The purpose of Women’s Development is to promote and facilitate the successful participation of women in fire and emergency roles.

We connect women, support them and influence decision makers to identify and resolve any issues and challenges they may face. This is to ensure we attract, retain, and develop our wāhine within Fire and Emergency NZ.

Connection with Women in Fire and Emergency New Zealand (WFENZ)

A key focus for us is to connect women in fire and emergency roles. There are a number of ways you can get involved, visit our networking page to find out more or email us now

Women that are already in the fire services are invited to join our Facebook group(external link)

Siobhan Flanigan - Thames Vol Brigade. Photo by Dr Paul Aslop (2012))

Siobhan Flanigan - Thames Vol Brigade. Photo by Dr Paul Aslop (2012)

Women’s development

The Women in Fire and Emergency New Zealand (WFENZ) network was formally established in 2016 to identify, support and grow the talent of our operational women. Through WFENZ, we connected with over 460 women in operational roles (approximately a quarter), including both volunteers and career staff. This gave us an insight into the perspectives and experiences of our frontline women – the challenges and issues they face, and the things that work well.

As a result of this engagement, we developed a Regional Women's Advisory Network (RWAN) in each of the five regions. These RWANs are closely connected to our women on the ground, their regional leaders and our National Women’s Development team. Their insights are influencing our priorities in creating an inclusive workplace culture and, more specifically, helping to establish priorities for improving the recruitment, retention and development of women across the organisation.

The regional networks also feed into the National Women's Advisory Committee.

Amelia Woodley - Clandeboye VRFF. Photo by Ned Dawson (2020)

A message from Fire and Emergency New Zealand Chief Executive, Rhys Jones

Fire and Emergency New Zealand is creating an organisation where everyone feels safe, welcome and included, regardless of gender, ethnicity, role or thinking; one that embraces the diversity of all our people.

I want to acknowledge all women in Fire and Emergency and all those who have supported and championed for them. We have a proud history of women responding to emergencies in New Zealand, but the journey for some in our organisation hasn’t been easy.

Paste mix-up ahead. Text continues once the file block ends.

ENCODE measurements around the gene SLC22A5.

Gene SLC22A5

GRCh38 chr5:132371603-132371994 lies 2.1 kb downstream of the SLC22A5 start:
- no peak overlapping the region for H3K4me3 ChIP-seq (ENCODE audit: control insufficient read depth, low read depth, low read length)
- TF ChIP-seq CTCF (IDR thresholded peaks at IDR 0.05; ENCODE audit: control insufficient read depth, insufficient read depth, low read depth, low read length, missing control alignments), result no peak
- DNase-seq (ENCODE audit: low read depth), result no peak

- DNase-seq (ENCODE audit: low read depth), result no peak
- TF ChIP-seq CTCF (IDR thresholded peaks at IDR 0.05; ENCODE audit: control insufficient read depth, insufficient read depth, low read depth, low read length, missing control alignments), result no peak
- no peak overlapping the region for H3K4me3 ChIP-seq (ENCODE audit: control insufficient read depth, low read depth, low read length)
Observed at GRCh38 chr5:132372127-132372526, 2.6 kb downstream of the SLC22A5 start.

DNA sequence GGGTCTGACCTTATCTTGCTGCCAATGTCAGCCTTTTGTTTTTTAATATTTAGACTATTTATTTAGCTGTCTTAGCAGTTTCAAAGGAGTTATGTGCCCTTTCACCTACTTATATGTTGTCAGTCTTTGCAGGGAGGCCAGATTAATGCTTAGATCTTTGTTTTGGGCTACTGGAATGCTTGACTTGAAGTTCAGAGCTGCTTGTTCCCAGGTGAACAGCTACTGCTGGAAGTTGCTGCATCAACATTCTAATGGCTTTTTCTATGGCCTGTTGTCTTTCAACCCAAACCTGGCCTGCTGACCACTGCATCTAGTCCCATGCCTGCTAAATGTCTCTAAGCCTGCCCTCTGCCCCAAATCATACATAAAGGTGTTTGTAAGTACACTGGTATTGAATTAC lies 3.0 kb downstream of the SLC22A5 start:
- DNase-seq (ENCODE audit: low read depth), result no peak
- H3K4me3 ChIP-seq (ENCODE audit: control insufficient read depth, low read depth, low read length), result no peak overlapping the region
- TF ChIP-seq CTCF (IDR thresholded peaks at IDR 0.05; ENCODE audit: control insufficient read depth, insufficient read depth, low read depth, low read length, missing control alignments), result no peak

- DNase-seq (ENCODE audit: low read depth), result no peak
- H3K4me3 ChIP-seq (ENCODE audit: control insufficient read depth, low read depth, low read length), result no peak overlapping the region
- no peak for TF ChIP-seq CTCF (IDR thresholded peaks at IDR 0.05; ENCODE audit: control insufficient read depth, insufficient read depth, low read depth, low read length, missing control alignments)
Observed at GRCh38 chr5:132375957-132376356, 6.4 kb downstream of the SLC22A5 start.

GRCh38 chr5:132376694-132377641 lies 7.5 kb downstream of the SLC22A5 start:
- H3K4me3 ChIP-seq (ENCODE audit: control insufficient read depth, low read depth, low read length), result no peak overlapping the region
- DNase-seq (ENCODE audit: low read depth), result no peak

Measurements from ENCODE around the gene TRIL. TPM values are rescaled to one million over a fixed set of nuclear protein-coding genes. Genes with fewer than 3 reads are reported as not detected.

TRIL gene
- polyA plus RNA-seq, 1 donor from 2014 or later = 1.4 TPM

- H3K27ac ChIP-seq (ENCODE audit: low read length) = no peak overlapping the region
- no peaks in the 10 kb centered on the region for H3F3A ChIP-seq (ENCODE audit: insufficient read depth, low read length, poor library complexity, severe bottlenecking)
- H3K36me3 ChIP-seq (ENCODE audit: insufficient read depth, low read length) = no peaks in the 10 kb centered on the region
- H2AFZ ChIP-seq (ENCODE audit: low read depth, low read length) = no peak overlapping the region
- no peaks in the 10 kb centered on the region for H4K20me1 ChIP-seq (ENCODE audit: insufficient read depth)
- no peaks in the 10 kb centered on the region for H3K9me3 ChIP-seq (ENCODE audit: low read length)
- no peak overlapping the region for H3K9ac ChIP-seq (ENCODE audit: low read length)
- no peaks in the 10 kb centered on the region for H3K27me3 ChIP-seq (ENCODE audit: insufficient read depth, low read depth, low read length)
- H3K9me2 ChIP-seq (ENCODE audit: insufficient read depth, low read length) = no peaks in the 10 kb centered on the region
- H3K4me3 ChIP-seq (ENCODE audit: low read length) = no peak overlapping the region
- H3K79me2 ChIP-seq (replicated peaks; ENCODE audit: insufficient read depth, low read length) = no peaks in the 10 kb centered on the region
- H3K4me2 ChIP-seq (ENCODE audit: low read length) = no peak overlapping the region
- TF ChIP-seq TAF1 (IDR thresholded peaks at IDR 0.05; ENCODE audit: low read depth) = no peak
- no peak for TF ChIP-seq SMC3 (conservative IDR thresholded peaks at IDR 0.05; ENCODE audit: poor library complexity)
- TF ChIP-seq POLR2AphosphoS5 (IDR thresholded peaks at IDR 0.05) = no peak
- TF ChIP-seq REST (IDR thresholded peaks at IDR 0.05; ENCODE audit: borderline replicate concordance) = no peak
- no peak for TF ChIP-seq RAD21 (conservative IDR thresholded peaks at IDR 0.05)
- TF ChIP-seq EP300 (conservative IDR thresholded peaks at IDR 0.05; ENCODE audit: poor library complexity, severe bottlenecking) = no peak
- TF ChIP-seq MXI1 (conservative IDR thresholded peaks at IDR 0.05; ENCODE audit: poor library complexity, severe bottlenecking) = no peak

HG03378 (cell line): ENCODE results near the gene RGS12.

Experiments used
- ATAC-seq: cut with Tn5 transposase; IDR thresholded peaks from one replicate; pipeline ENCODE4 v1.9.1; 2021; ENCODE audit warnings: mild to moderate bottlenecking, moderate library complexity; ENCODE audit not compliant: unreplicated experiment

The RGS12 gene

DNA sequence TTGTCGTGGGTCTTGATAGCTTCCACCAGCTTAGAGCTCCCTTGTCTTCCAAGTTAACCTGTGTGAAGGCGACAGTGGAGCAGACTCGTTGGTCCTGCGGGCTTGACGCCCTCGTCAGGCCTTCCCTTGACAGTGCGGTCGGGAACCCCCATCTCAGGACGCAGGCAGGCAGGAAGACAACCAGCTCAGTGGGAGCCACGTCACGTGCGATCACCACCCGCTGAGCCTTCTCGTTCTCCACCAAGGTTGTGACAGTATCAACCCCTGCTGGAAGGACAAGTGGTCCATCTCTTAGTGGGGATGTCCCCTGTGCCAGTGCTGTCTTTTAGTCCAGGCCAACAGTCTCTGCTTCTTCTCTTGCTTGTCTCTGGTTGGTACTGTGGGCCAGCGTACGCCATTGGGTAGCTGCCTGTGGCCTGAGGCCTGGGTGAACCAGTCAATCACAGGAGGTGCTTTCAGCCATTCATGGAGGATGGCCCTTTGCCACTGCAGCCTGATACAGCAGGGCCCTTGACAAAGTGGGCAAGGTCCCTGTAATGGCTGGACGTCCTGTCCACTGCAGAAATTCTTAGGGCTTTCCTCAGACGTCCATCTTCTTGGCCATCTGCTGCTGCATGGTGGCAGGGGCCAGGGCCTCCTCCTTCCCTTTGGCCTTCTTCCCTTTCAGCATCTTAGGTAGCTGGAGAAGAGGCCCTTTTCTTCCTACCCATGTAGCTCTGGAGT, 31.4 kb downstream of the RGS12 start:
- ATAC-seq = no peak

These days, fighting fires is just one aspect of our role, along with attending incidents such as medical calls and motor vehicle accidents, supported by a much broader range of administrative and planning functions. Reflecting the make-up of the communities we serve is increasingly important.

Our personnel need a different range of talents, skills, and knowledge than the firefighters of the past - for example, empathy, a second language, trade skills, and the ability to engage with an audience.

We’ve seen a steady increase in women taking up operational roles in firefighting over the years, but they still make up a very small percentage of our organisation, particularly in leadership roles. The support and connections for women at all levels of our organisation via the Women in Fire and Emergency NZ network (WFENZ) is hugely valuable as we create a unified fire and emergency service for New Zealand.

Rhys Jones
Chief Executive, Fire and Emergency New Zealand

Since the 1940s, women in New Zealand have played an active role in the provision of urban and rural fire services. However, over 75 years later only 3 per cent of all career firefighters, and 15 per cent of volunteer firefighters are women. This means that often only one woman will be assigned to a station or a crew.

In 2001, a small group of career female firefighters met in Auckland and formed New Zealand Fire Service Women (NZFSW). The aim was to address gender isolation relating to women in the New Zealand Fire Service (NZFS). Encouraging women to network, share experiences and ideas, and provide peer support was the key focus of the group. Unfortunately the group struggled to reach a wider audience.

In June 2015, progressive management invited female career and volunteer personnel from every region to attend a meeting to discuss reviving the women’s group. This discussion resulted in the formation of Women in Fire and Emergency New Zealand (WFENZ).

The women of the Athol rural brigadeThe women of the Athol rural brigade: 

Kylie Sutton, Tabatha Davison, Deborah Howie.

WFENZ aims to connect women in Fire and Emergency to a community that promotes the participation and success of women in fire and emergency roles.

  • Promoting success and inspiring others through sharing our stories.
  • Providing opportunities to network and make connections with other women in fire and emergency roles.
  • Sharing ideas and advice, and discussing issues faced by women.
  • Influence written policy that affects women such as the pregnancy policy
  • Facilitated communication and discussion via e-mail groups and a members-only Facebook group
  • Established a national network with representatives in the 5 regions including rural women
  • Establishing smaller, short term working groups to help facilitate the participation, and success of women in fire services.
  • Input to the establishment of a National Advisor for Women’s Development in 2015
  • Establishment of the National Women’s Advisory Committee
  • Representation on the board of Women and Firefighting Australasia (WAFA)
  • Identifying groups for inclusion under the rebranded Fire and Emergency New Zealand
  • Maintaining a high profile within the organisation to encourage new recruits and progression

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